You have found something that you would like to work on. If not, see start kernel hacking.
A patch is commonly created from a single commit when development is done using git. When you commit code using git that you intend to contribute to the kernel you must use a specific format for the git changelog message. See how to write a changelog.
Patches can be created in a variety of ways. One method, when using git is to create a patch from the last commit:
git format-patch HEAD~
Patch vs Patch Series
A patch should do one thing and one thing only. This aids review and helps find where bugs were introduced. If you have more than one thing that you would like to do you need to craft a patch series.
A patch series is a series of commits that are linked together when being submitted (by email to the appropriate kernel mailing list). A patch series often includes a cover letter as the first patch (patch number 0). A patch series may be created from a set of git commits using the following command, where N is the number of commits to include.
git format-patch -N -o path/to/dir --cover-letter
You must then manually edit the cover letter, more on this below.
You should go through your patch series, either view each patch in an editor or you may use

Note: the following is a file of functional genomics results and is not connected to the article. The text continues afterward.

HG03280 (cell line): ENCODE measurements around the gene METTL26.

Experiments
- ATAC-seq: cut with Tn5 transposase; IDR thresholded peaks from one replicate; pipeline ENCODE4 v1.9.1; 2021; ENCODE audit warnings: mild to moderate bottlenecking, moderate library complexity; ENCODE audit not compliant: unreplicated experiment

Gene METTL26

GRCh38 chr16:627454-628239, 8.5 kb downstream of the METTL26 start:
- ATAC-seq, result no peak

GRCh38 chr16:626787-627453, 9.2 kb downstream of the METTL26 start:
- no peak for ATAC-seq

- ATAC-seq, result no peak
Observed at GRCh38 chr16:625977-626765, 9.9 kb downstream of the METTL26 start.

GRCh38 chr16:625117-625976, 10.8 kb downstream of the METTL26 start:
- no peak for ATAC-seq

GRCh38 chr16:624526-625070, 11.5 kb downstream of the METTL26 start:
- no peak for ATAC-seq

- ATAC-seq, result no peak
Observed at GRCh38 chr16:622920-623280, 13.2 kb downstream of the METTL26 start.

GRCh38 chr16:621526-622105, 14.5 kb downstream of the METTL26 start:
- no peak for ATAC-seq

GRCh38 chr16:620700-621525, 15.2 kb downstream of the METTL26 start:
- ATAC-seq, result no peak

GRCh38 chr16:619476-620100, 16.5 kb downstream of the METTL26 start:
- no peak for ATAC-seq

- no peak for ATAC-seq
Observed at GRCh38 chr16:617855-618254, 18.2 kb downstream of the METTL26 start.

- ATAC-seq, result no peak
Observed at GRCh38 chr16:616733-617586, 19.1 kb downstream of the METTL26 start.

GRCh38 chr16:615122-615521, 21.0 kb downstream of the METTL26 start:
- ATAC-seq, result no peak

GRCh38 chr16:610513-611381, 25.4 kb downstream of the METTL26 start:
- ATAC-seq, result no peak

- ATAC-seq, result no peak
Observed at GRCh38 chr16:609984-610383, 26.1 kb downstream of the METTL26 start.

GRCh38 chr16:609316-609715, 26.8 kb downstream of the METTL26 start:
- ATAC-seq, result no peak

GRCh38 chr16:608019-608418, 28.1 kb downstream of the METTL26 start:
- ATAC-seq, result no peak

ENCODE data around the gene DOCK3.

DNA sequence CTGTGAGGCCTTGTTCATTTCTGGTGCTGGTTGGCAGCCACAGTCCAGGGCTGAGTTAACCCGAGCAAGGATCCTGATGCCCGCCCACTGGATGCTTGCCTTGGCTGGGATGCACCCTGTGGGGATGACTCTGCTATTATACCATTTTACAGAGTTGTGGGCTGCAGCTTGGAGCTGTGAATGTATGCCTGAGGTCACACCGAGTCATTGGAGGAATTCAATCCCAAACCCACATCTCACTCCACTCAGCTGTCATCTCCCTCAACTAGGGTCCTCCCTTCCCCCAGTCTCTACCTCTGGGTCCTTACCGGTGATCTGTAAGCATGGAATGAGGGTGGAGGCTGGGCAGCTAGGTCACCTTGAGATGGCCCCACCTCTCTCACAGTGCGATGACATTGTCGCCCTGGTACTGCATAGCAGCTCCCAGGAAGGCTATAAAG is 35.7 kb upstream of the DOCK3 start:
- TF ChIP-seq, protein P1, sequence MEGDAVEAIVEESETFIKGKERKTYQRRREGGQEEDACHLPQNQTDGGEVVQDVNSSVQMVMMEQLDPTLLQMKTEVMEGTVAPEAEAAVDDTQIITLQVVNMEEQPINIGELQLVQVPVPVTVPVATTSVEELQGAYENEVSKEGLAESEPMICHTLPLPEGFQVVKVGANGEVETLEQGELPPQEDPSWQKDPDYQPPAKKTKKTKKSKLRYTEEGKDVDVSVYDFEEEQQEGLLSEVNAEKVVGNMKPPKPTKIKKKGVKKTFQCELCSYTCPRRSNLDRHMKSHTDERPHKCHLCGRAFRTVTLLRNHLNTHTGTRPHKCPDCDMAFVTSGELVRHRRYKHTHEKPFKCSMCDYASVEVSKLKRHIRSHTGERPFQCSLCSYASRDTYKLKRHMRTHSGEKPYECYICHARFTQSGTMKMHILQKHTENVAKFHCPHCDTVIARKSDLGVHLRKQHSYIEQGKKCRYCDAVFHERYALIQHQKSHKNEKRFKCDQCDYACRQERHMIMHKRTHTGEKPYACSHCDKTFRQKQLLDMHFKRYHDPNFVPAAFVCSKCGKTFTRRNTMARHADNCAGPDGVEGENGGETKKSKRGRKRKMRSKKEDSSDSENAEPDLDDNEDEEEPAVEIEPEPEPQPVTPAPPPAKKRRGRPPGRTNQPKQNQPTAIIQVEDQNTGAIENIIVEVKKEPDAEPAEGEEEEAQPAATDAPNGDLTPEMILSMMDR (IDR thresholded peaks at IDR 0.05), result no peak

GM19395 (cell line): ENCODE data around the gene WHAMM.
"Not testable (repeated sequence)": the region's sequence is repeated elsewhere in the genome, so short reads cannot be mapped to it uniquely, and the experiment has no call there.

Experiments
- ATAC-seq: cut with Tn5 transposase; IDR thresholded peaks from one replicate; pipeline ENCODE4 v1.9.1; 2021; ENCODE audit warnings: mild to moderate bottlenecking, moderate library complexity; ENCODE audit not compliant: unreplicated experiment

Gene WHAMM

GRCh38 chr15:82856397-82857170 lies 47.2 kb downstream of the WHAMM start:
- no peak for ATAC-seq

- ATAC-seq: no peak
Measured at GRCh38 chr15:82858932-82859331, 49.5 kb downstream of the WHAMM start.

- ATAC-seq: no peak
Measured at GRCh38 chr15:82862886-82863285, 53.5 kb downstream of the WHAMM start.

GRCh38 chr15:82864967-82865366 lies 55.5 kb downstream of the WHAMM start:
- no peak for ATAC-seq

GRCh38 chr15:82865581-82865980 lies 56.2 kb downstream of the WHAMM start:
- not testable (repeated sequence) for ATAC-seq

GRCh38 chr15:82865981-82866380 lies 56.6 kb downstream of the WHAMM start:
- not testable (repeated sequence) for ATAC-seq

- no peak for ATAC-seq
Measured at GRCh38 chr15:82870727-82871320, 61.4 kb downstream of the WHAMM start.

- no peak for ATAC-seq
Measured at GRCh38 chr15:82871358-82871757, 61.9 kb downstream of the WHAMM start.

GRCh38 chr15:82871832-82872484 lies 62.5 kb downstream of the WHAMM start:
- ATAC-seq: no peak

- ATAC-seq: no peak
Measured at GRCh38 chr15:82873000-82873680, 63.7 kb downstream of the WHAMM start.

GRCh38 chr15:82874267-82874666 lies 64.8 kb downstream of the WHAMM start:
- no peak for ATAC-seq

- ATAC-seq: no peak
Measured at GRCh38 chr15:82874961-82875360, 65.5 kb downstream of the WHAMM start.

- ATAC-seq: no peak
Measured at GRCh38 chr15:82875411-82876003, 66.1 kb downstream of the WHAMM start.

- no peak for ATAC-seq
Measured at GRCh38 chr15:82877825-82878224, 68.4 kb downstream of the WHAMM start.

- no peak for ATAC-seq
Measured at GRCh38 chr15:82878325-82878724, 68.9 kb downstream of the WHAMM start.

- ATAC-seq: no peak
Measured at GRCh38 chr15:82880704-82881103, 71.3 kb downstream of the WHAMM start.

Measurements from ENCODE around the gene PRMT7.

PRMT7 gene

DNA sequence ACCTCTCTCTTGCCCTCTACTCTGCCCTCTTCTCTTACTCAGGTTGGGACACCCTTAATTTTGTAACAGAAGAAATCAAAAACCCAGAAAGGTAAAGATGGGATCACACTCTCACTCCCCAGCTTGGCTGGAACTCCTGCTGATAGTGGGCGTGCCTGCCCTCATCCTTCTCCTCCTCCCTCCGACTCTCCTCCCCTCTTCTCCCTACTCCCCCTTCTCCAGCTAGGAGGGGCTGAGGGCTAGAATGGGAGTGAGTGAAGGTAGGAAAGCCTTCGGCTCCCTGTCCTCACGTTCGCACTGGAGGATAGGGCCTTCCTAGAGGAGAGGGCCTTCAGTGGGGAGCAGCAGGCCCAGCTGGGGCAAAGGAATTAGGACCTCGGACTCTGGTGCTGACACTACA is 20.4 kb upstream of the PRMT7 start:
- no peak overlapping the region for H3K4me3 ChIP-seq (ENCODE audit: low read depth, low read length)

git log --color=always --patch --reverse $HASH.. | less
making sure that each patch is correct. Make sure no changes accidentally slipped into the wrong commit. You also need to make sure that the patch contains no glaring errors. If code displayed in the patch has issues (even if the patch does not change that code) then it will likely not pass review. This can be a little difficult when crafting patches that do one thing and one thing only. Crafting patches is one of the core activities in contributing code to the kernel, it takes practice and thought.
You may like to include a cover letter with your patch series. This is where you describe why the series has been created, what it fixes, and briefly what each patch in the series does. Examples can be found on LKML, here is an example by Paul E. McKenny and another by Roy Pledge. If you are writing driver code and you have not tested the code on real hardware you may like to add a line stating so in the cover letter. You should also follow all guidelines in the kernel documentation on submitting patches.
Sending Patch Series
Once you are happy with your patch series you can send it using git. You may wish to use scripts/get_maintainer.pl to find out who to send the series to. If you fill in the email headers within the cover letter (To and Cc) then you may send your series using the command
git send-email --to-cover --cc-cover path/to/patch/dir/*.patch
Check the output from this command to make sure you are not including anything unusual (editor autosave files etc). Also you can check that you formatted the header addresses correctly if you chose to follow the above method.
You may like to do a test run sending the patch series to yourself to verify that all is correct.